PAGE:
Monday, March 12, 2018

The usefulness of having two kinds of quantifiers

A central Aristotelian insight is that substances exist in a primary way and other things—say, accidents—in a derivative way. This insight implies that use of a single existential quantifier ∃x for both substances and forms does not cut nature at the joints as well as it can be cut.

Here are two pieces of terminology that together not only capture the above insight about existence, but do a lot of other (but closely related) ontological work:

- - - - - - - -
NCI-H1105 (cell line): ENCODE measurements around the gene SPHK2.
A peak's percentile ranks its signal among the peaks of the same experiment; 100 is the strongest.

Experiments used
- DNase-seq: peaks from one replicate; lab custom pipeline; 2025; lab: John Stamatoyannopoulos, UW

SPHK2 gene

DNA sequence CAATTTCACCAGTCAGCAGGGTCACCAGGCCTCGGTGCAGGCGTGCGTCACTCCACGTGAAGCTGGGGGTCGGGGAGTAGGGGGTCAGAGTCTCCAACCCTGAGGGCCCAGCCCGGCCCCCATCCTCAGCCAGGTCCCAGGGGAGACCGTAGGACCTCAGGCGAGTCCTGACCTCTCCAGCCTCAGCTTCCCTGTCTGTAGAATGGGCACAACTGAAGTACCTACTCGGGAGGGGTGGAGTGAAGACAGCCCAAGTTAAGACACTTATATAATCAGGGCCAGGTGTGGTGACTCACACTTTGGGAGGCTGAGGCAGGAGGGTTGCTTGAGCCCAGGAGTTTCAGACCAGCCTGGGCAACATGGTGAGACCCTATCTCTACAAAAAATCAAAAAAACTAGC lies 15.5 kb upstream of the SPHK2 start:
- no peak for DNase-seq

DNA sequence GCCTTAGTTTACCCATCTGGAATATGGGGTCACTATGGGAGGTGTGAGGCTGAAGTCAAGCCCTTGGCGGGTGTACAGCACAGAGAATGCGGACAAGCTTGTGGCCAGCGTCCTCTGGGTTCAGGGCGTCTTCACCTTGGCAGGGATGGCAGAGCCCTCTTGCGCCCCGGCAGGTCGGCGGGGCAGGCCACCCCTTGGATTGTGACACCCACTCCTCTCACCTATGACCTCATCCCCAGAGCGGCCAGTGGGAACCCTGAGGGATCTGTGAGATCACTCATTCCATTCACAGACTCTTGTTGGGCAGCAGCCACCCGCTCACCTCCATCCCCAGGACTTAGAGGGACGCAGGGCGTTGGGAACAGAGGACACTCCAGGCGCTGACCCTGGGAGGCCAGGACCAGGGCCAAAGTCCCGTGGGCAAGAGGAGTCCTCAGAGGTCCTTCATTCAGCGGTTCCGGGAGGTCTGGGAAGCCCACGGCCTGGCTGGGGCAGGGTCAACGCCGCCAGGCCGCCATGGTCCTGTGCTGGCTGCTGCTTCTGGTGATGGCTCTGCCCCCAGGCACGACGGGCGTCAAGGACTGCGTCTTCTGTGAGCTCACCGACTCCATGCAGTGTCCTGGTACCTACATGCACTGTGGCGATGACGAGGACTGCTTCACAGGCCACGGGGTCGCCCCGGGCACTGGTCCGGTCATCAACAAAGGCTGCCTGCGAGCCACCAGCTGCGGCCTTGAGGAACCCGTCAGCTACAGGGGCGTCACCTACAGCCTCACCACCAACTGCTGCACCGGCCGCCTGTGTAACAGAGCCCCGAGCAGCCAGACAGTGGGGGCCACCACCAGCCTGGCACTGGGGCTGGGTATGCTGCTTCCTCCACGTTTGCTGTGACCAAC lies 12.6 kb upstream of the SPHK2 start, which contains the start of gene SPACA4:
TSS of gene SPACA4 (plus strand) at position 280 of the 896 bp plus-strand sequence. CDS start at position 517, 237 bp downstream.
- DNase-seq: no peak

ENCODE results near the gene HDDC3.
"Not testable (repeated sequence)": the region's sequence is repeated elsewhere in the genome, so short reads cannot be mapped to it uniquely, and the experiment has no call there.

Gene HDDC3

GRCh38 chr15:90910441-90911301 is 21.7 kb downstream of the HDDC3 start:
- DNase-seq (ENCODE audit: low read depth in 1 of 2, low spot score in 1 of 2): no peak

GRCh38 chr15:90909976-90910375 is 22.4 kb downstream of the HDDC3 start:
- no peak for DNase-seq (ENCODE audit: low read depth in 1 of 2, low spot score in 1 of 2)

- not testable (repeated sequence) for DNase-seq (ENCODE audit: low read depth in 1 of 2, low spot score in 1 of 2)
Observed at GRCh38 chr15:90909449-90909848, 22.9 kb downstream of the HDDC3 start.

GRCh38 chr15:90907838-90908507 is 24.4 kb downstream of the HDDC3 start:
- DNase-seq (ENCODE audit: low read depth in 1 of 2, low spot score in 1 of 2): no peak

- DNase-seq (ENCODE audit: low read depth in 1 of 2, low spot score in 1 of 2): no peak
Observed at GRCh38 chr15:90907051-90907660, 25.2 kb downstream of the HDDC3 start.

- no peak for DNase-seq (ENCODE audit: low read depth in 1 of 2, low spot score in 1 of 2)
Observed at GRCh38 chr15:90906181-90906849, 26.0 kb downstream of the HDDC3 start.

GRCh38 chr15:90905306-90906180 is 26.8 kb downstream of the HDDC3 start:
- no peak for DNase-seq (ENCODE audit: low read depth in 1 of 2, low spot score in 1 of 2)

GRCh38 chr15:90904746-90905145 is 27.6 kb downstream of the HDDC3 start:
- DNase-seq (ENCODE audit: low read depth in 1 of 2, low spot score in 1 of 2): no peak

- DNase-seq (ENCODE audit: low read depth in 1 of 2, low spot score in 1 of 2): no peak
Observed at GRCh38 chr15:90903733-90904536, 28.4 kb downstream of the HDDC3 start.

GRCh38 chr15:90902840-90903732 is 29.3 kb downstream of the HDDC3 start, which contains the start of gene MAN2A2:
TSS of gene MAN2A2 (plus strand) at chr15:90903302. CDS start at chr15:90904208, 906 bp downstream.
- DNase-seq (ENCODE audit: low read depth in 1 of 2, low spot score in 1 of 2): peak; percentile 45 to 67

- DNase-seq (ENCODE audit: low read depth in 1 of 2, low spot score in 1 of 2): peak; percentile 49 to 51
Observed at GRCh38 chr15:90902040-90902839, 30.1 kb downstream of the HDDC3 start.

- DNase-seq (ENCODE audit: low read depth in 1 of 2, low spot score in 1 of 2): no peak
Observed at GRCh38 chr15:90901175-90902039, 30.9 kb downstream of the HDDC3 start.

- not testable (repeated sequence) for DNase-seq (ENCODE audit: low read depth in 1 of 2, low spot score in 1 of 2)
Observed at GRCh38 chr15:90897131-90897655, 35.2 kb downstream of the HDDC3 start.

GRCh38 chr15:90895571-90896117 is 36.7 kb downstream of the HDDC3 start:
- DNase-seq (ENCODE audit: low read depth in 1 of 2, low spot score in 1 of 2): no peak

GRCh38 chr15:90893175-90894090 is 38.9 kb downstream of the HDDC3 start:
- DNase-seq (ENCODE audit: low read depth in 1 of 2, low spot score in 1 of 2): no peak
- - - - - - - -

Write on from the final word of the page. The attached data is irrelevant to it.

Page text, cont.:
1. a fundamental quantifier ∃u over substances.

  2. for any y, a quantifier ∃yx over all the (immediate) modes (tropes) of y.

We can now define:

  • a is a substance iff ∃u(u = a)

  • b is a (immediate) mode of a iff ∃ax(x = b)

  • f is a substantial form of a substance a iff a is a substance and ∃ax(x = f): substantial forms are immediate modes of substances

  • b is a (first-level) accident of a substance a iff u is a substance ∃axxy(y = b & y ≠ x): first-level accidents are immediate modes of substantial forms, distinct from these forms (this qualifier is needed so that God wouldn’t coount as having any accidents

  • f is a substantial form iff ∃uux(x = f)

  • b is a (first-level) accident iff ∃uuxxy(y = b).

This is a close variant on the suggestion here.

No comments: